How to Fit A Goalie Catch Glove
Hockey goalie catch gloves, also called catchers or trappers, need to be loose enough to allow your hand to move inside, but tight enough to stay on when you snap a high-speed projectile out of the air. An ideal fit in the glove should strike a balance between comfort and protection. Every goalie follows a few simple guidelines to achieve the proper fit, and then relies on personal preference when choosing the other variables in the glove.
The first and most important step in fitting a hockey goalie glove is knowing whether you catch with your right or left hand. Most goalies catch with their left hand and block with the right arm. A left-hand catcher is called “regular” fit. But if you catch with your right and block with your left, you need a “full right” fitted glove for that hand.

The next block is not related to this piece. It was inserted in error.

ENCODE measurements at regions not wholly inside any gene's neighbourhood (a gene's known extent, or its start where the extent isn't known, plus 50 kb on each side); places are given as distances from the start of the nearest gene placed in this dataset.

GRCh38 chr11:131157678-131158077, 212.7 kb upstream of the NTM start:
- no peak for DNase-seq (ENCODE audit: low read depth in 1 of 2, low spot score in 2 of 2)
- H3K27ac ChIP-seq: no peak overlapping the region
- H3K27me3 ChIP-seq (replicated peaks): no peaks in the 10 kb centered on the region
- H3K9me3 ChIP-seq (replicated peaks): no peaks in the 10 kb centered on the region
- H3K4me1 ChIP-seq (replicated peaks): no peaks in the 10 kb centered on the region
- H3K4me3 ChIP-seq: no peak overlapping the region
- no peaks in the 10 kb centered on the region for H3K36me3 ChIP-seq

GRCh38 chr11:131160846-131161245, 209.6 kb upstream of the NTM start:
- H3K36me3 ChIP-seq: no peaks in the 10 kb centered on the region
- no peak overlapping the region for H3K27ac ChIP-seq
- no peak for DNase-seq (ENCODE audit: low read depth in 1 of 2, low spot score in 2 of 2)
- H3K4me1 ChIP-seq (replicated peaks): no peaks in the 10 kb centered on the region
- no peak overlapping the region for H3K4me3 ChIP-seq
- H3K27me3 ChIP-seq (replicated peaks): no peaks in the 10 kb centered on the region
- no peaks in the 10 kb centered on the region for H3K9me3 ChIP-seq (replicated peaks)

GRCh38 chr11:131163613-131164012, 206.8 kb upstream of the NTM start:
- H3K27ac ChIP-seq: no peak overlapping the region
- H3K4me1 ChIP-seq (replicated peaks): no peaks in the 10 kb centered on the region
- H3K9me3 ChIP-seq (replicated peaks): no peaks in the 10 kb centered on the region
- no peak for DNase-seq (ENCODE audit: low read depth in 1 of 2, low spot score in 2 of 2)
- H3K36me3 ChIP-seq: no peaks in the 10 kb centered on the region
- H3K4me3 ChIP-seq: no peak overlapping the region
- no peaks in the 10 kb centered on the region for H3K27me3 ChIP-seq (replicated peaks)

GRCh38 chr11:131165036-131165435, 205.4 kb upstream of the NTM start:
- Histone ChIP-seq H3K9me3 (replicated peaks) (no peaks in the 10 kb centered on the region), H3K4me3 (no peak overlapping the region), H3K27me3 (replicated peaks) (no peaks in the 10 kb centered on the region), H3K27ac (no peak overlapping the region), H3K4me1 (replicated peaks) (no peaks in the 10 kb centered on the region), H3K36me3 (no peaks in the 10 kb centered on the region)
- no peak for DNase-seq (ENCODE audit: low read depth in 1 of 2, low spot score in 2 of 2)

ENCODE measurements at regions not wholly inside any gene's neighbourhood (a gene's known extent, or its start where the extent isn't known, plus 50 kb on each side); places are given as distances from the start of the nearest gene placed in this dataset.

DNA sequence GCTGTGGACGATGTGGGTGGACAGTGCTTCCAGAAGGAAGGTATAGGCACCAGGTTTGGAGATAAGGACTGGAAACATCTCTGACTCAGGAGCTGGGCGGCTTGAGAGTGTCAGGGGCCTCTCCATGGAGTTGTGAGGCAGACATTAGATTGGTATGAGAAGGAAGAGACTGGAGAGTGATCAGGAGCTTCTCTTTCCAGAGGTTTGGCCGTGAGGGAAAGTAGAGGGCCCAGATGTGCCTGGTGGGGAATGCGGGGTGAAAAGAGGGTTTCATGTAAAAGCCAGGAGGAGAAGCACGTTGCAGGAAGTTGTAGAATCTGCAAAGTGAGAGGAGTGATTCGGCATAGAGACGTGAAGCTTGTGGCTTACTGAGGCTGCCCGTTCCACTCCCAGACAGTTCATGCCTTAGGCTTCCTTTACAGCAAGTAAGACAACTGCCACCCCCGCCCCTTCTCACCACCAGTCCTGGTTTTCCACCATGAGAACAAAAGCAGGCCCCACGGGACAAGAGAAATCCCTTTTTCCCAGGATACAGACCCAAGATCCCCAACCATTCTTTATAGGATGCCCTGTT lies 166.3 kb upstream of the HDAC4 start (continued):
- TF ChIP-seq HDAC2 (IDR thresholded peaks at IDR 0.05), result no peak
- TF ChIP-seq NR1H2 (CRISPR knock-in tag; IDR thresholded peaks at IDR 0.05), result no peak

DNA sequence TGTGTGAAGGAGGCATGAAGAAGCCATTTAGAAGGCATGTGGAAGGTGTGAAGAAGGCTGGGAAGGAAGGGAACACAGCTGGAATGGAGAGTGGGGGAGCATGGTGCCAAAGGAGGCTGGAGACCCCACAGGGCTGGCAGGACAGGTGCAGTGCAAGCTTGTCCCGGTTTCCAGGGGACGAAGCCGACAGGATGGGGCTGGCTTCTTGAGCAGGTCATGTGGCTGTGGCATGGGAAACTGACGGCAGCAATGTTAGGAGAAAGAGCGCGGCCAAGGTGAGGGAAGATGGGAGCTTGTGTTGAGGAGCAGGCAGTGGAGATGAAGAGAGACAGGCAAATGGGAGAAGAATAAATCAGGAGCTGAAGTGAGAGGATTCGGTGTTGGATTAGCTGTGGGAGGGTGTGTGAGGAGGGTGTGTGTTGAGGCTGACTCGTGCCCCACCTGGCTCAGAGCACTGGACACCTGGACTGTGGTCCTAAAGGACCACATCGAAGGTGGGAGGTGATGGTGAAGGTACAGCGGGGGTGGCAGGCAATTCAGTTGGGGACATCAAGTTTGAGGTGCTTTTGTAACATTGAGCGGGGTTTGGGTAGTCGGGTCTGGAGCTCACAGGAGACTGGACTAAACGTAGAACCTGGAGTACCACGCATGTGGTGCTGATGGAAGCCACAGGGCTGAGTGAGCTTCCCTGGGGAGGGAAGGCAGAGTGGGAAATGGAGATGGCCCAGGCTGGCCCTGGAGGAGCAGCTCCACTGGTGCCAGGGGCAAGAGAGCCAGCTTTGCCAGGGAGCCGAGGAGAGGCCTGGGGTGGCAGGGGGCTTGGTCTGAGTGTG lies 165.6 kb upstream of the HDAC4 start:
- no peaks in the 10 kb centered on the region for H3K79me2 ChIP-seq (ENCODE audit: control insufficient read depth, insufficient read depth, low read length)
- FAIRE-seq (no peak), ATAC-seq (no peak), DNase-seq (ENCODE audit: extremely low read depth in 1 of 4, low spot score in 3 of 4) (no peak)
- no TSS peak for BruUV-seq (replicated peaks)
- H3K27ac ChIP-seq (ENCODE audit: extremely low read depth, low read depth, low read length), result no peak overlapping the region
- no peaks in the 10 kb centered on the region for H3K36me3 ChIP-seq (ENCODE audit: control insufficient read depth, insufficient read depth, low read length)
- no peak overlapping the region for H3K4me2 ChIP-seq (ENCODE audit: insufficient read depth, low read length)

WHAT SIZE CATCH GLOVE DO I NEED?
Your hockey goalie catch glove roughly corresponds to your age. To determine the appropriate size category, find your age in the ranges listed on the chart below. Please note that the recommendations are based on the average size of a person at a given age—you or your child may need to go up or down a size category if you are small or big for your age. For example, a child who is 11 but the size of an average 15-year-old kid should choose a senior size catcher instead of a junior.
CATCH GLOVE SIZING CHART
|4 3⁄4 - 5 5⁄8 in.
|5 5⁄8 - 6 1⁄4 in.
|6 1⁄4 - 7 in.
|7 - 8 3⁄8 in.
|3 - 6
|7 - 12
|12 - 14
HOW SHOULD A HOCKEY GOALIE CATCH GLOVE FIT?